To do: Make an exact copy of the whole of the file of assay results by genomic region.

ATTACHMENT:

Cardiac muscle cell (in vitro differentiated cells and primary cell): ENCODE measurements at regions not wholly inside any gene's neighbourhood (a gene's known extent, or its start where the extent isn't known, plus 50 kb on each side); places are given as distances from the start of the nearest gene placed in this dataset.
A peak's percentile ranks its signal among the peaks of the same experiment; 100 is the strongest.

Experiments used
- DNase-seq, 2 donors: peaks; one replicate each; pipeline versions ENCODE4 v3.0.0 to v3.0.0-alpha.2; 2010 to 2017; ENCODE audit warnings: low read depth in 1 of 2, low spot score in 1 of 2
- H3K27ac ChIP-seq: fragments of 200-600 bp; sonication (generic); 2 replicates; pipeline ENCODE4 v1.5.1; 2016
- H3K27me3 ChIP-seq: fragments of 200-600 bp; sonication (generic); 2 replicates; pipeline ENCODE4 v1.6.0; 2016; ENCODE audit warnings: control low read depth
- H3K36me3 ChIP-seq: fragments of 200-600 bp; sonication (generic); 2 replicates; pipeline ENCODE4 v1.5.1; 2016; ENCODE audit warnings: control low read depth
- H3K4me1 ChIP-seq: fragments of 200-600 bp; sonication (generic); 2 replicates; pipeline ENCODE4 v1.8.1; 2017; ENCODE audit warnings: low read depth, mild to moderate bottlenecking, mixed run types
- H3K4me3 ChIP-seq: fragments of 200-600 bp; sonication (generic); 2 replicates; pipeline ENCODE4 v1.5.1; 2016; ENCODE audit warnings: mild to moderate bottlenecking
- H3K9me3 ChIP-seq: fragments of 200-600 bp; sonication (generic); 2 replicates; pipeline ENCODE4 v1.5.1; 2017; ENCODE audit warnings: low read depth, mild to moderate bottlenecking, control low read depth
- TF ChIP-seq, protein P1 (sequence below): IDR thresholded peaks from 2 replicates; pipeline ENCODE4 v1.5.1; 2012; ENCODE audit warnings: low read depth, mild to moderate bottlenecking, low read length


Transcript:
Cardiac muscle cell (in vitro differentiated cells and primary cell): ENCODE measurements at regions not wholly inside any gene's neighbourhood (a gene's known extent, or its start where the extent isn't known, plus 50 kb on each side); places are given as distances from the start of the nearest gene placed in this dataset.
A peak's percentile ranks its signal among the peaks of the same experiment; 100 is the strongest.

Experiments used
- DNase-seq, 2 donors: peaks; one replicate each; pipeline versions ENCODE4 v3.0.0 to v3.0.0-alpha.2; 2010 to 2017; ENCODE audit warnings: low read depth in 1 of 2, low spot score in 1 of 2
- H3K27ac ChIP-seq: fragments of 200-600 bp; sonication (generic); 2 replicates; pipeline ENCODE4 v1.5.1; 2016
- H3K27me3 ChIP-seq: fragments of 200-600 bp; sonication (generic); 2 replicates; pipeline ENCODE4 v1.6.0; 2016; ENCODE audit warnings: control low read depth
- H3K36me3 ChIP-seq: fragments of 200-600 bp; sonication (generic); 2 replicates; pipeline ENCODE4 v1.5.1; 2016; ENCODE audit warnings: control low read depth
- H3K4me1 ChIP-seq: fragments of 200-600 bp; sonication (generic); 2 replicates; pipeline ENCODE4 v1.8.1; 2017; ENCODE audit warnings: low read depth, mild to moderate bottlenecking, mixed run types
- H3K4me3 ChIP-seq: fragments of 200-600 bp; sonication (generic); 2 replicates; pipeline ENCODE4 v1.5.1; 2016; ENCODE audit warnings: mild to moderate bottlenecking
- H3K9me3 ChIP-seq: fragments of 200-600 bp; sonication (generic); 2 replicates; pipeline ENCODE4 v1.5.1; 2017; ENCODE audit warnings: low read depth, mild to moderate bottlenecking, control low read depth
- TF ChIP-seq, protein P1 (sequence below): IDR thresholded peaks from 2 replicates; pipeline ENCODE4 v1.5.1; 2012; ENCODE audit warnings: low read depth, mild to moderate bottlenecking, low read length